This book review of The Orchardist by Amanda Coplin was written by Roz Reisner and originally published in the New York Bookwoman.
At the turn of the twentieth century, William Talmadge lives in the Pacific Northwest tending the orchard he has lived in since childhood. He cherishes his quiet, almost reclusive life in the foothills of the Cascade Mountains, where the apples and apricots he grows absorb his time and emotions. William still nurses the hurt from a childhood tragedy when his sister vanished without explanation. One day, two starving, frightened teenage girls appear at the edge of his orchard and steal his fruit. When William doesn’t retaliate, they return and thereby begin a remarkable tale.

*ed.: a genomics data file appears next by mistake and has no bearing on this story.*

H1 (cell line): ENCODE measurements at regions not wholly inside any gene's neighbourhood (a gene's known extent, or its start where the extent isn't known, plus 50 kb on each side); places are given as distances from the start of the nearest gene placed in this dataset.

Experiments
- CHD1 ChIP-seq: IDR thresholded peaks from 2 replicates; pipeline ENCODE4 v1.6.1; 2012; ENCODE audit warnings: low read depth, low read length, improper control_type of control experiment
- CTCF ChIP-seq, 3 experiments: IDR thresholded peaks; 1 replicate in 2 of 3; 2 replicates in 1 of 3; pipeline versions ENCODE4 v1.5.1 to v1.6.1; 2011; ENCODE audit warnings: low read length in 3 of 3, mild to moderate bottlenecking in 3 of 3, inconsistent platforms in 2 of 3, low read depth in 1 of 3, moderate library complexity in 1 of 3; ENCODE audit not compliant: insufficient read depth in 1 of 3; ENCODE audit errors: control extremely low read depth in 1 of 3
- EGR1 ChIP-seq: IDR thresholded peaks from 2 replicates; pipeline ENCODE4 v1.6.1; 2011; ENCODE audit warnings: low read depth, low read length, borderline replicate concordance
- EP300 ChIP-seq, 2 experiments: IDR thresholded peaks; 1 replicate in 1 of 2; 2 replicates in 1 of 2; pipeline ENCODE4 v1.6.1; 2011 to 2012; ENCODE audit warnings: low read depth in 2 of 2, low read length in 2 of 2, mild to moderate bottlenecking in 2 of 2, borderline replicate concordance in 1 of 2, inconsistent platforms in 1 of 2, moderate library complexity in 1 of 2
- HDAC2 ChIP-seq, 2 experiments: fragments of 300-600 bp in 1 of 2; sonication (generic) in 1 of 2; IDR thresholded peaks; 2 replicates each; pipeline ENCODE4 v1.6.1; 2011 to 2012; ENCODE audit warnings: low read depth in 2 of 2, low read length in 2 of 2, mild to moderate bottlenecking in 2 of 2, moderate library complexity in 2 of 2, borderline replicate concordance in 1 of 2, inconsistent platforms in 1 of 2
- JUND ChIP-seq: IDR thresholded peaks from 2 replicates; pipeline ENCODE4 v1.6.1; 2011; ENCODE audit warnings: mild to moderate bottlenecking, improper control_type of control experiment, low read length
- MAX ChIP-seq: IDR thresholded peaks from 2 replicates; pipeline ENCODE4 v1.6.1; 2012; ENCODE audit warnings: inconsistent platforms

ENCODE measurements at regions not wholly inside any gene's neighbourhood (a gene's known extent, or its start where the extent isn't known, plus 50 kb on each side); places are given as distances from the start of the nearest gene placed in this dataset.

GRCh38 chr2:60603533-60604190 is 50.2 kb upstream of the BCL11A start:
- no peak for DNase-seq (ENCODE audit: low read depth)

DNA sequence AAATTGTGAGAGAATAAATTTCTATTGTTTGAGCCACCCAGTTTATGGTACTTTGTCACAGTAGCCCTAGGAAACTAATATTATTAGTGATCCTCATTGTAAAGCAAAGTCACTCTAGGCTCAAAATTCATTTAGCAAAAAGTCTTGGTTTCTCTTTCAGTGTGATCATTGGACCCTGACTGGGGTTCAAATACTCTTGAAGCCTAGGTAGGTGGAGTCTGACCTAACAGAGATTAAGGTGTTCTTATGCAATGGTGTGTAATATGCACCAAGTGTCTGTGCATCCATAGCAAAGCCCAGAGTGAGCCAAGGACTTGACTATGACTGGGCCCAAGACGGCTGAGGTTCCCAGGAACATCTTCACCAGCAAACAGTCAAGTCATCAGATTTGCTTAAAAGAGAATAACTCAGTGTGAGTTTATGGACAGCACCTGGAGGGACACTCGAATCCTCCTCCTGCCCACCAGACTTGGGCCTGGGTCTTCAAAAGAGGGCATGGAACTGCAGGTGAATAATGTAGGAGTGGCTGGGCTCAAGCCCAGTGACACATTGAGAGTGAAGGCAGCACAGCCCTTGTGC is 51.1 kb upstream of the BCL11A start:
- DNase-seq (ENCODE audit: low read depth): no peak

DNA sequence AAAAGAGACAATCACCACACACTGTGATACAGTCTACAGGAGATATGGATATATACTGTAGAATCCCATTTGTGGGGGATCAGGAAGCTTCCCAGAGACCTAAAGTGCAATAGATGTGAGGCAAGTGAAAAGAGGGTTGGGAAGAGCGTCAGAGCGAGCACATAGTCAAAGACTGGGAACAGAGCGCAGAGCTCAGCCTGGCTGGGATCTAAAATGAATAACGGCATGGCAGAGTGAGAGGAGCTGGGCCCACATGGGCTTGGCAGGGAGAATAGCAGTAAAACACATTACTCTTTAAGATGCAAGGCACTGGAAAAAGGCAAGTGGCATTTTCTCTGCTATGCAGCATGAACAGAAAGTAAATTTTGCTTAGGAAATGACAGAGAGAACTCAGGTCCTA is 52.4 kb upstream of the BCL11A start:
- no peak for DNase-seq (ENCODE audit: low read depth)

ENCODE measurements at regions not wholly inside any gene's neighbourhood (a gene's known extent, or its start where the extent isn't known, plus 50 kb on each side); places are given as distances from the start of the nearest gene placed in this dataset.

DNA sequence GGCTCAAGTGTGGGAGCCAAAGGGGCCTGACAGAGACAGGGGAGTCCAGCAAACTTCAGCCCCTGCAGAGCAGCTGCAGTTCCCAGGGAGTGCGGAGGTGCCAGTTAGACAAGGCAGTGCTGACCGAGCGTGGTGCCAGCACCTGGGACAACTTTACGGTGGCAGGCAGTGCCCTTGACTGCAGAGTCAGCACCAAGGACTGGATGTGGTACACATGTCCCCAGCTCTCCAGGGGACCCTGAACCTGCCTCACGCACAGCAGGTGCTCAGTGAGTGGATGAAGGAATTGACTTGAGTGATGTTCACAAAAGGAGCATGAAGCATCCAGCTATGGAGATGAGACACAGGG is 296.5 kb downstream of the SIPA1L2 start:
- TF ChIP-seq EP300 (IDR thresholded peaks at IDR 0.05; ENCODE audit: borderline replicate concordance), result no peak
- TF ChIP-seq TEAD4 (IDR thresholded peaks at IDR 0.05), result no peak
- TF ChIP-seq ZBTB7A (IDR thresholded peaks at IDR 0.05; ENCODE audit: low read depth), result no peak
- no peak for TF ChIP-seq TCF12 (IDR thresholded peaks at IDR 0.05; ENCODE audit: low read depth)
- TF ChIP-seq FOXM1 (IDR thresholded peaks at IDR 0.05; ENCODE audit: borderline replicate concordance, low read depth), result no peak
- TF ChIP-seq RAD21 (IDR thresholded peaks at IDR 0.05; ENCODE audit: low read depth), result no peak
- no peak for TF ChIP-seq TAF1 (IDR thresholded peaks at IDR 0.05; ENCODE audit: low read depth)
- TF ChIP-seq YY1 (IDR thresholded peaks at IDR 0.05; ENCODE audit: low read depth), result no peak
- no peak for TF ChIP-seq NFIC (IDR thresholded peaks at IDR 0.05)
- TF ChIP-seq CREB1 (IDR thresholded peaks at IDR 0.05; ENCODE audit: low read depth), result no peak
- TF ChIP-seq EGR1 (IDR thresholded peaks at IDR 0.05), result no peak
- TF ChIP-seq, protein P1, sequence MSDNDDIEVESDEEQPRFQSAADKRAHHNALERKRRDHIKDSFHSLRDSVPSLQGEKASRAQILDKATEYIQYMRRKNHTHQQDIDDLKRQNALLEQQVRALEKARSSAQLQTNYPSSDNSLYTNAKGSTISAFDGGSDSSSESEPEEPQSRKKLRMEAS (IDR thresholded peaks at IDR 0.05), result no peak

The two girls, Jane and Della, are on the run from a sadistic brothel owner and Jane is pregnant. William takes them in and takes on the consequences of the violence that follows them. Jane dies, but her baby lives on in William’s care. William’s efforts to create a family in the face of unspeakable tragedy form the heartbreaking core of this beautifully written novel with a strong sense of time and place. Coplin’s characters are multi-dimensional and, like life, there are no easy endings to their journeys.
Readers and reviewers have called Coplin’s writing “mesmerizing” and “hypnotic”—for historical fiction fans The Orchardist is a powerful combination of good writing; unusual, memorable characters; and compelling plot.